For the last 20 years I have gone to the same hair stylist in New York City. He is a calm, quiet, tranquil man of few words. His process is meticulous and time-consuming. He looks at my dry curls. I am washed twice, conditioned and returned to his chair for an hour of precision cutting. My coiled, frizzy hair is dried and then flat-ironed piece by piece so it hangs pin straight. Only then does he begin his dry cut. One section at a time and when he gets to the front, one hair at a time. It’s tiring sitting under the lights with little conversation as he stealthily moves behind me only to be seen every few minutes when I catch a glimpse of him peripherally. When he is fully satisfied that my coif is perfectly angled, I am free. Perfect cut it is, but as mentioned, pin straight. Such is not a look that is the look for me. So, up in a ponytail it goes and out the door I go.

I haven’t lived in New York for a decade but that has had no effect on my hair. 4-5 times a year I take the train to New York for my cut. Just because I chose Philadelphia for my family, why should my locks lose their whisperer?

Until my 30s I was pretty happy with my hair. Other than wishing every day that it was straight. Still, my curls were nice, I had a lot of them and it wasn’t their fault I decided to cut bangs. Or a bob. Humidity is not my friend, rain is my enemy and going from blowout to chia pet in less than 60 seconds is a cool party trick. Straight it wasn’t, but a good curly it was.

And then I had a son. And then a daughter. And then my marriage took a slow, winding, treacherous ride down a long dark road. And then, then I picked myself up and put myself back together again. And then I was ok.

This week at the end of my cut, my hair stylist took off my cape, took a long look at me in the mirror and left me with, “Your hair is better, it is finally better. Turn around and look, it’s finally better.”

Holy crap. All along, my hair held my story, my hairdresser the reader.

2003 – “Ah, you are pregnant.”

2006 – “Pregnant again I see.”

2010- “You’re dealing with stress. A lot of stress. You are losing your hair.”

2011 – “It’s still going the wrong way. You’ve lost half your hair.”

20111 – “I can tell you tried something. I don’t care what. But don’t do it again, it’s made it worse. Just leave it, be patient.”

2012 – “It’s stopped breaking. It’s going to start growing back.”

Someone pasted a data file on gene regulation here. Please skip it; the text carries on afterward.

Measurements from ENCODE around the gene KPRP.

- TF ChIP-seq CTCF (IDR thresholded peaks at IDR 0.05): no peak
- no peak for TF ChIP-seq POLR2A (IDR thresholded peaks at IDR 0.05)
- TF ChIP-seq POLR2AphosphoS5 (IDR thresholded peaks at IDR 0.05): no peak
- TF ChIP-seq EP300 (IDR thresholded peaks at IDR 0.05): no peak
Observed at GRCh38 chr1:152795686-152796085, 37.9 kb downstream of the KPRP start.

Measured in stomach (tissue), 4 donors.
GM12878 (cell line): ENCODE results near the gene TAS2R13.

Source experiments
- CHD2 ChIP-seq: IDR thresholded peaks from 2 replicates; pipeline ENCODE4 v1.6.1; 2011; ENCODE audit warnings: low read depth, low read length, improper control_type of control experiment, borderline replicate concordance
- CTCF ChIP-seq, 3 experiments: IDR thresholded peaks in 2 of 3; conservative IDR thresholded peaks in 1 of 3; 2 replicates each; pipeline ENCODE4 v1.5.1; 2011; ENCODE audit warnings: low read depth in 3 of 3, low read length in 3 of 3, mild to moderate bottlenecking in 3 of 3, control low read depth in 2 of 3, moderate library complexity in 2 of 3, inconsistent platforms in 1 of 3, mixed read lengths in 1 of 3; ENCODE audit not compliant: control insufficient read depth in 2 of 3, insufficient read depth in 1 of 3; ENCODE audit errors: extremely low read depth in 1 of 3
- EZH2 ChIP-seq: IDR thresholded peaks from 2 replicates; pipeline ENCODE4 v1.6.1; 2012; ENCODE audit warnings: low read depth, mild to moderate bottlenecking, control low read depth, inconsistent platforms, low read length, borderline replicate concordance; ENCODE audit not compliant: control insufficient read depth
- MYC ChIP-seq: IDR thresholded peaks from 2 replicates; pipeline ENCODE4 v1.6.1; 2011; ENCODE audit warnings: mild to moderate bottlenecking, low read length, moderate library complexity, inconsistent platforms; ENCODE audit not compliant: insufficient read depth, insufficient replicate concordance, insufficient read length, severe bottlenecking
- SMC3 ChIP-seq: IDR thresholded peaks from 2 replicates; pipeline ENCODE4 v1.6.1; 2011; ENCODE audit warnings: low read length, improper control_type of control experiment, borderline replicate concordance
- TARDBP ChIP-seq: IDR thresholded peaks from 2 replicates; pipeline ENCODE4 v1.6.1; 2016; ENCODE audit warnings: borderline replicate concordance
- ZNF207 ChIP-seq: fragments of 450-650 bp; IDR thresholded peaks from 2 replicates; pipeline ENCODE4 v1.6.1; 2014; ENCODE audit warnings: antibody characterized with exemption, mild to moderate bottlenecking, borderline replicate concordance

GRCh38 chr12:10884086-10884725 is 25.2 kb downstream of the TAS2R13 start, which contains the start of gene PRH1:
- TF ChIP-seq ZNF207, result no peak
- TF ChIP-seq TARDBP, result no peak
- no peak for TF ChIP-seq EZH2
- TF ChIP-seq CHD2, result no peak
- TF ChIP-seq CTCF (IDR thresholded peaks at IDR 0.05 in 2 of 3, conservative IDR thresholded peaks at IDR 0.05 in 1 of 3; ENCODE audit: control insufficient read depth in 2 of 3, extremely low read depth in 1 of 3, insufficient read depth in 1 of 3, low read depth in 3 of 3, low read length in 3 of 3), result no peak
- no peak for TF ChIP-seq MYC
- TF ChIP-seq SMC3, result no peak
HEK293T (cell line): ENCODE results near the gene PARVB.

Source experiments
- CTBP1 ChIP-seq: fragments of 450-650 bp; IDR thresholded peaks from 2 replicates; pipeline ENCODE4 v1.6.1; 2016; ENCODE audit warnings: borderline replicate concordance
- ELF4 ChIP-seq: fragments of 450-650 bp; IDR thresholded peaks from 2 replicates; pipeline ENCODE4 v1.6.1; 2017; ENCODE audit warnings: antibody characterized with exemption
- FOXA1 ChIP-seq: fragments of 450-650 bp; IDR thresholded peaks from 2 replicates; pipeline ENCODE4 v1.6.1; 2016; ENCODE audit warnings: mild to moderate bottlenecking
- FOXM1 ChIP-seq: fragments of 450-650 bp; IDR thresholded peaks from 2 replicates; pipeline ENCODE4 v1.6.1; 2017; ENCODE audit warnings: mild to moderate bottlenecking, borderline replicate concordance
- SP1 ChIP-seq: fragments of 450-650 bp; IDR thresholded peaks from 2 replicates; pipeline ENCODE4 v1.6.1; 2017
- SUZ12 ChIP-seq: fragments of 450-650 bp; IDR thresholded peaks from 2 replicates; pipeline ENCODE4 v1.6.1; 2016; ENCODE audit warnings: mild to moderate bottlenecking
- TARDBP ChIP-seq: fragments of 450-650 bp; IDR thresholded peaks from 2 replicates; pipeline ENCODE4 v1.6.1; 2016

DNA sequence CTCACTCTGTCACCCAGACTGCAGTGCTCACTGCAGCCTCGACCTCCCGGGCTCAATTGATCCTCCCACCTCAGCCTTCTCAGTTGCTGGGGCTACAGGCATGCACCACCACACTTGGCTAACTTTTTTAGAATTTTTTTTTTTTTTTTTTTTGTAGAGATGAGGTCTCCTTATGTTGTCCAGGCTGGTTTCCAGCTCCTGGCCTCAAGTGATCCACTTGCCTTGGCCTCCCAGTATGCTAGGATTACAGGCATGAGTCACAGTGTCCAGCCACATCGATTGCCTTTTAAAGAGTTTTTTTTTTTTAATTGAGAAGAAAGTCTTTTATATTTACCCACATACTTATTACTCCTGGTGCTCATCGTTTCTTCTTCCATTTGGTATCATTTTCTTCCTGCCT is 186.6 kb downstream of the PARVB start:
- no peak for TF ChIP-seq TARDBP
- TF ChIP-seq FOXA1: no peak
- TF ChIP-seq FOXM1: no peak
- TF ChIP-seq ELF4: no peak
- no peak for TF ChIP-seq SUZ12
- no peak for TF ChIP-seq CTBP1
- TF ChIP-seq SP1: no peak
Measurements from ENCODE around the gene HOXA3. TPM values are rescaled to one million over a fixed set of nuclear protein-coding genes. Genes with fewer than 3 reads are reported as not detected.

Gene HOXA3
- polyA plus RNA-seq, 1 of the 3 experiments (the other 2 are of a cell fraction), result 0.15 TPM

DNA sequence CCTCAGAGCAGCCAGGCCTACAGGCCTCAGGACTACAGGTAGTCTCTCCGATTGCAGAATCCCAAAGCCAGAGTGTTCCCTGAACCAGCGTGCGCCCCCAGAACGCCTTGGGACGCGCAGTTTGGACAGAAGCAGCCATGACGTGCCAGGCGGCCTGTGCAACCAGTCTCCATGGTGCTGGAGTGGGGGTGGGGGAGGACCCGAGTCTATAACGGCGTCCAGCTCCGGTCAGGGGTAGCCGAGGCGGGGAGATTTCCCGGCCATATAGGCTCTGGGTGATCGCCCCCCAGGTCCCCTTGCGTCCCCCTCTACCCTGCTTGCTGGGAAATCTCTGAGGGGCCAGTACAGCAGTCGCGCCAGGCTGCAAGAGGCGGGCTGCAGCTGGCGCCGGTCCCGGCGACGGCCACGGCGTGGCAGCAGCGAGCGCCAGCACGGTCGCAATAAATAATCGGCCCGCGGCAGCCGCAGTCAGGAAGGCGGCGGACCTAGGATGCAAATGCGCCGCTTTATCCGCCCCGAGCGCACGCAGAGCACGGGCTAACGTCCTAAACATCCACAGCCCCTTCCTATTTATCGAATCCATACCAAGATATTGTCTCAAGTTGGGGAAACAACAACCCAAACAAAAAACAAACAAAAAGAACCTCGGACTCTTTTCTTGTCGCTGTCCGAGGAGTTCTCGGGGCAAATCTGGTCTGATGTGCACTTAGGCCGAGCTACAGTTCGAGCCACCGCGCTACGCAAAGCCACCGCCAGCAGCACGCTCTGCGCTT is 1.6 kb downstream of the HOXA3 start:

2013 – “Look at this, look at the top down to half the length. Fuller, stronger.”

2014 – “Better still, we have to keep growing and cutting.”

2015 – “We need to cut off a lot this time. 4-5 inches.”

August 24, 2015 – “Your hair is better, it is finally better. Turn around and look, it’s finally better.”

All along he would hand me complimentary bottles of special serums and treatments from his frequent trips back to his native Japan. Serums and treatments without English so what was in them and what they were claiming to do I hadn’t a clue. He could tell when my body was brimming with joy, with baby and when he knew when I had lost hope and stopped fighting a fight. He could tell when I picked myself back up and began to come back to life.

He saw me grow back into myself inch by inch. He patiently waited and every few months cut off the dead and sent me on my way. He knew when I tried to hide the physical manifestation of my crumbling life with a band-aid. A curly haired girl thinking an express keratin treatment is the answer to hide her half-full head of hair.

My hair still frizzes the moment it senses moisture and sadly ΒΌ of my curls decided they want to be waves. Some curls want to curl and then hang straight on the end. Unless I am on a beach, fresh outta the salt water, air-drying is not an option and I spend most days in a bun.

But my hair is finally better, its all grown back. Different than it was before but healthy and strong.

For the first time in 20 years when I walked out of Eiji Salon and onto Madison Avenue I kept my pin straight hair down. And it looked great.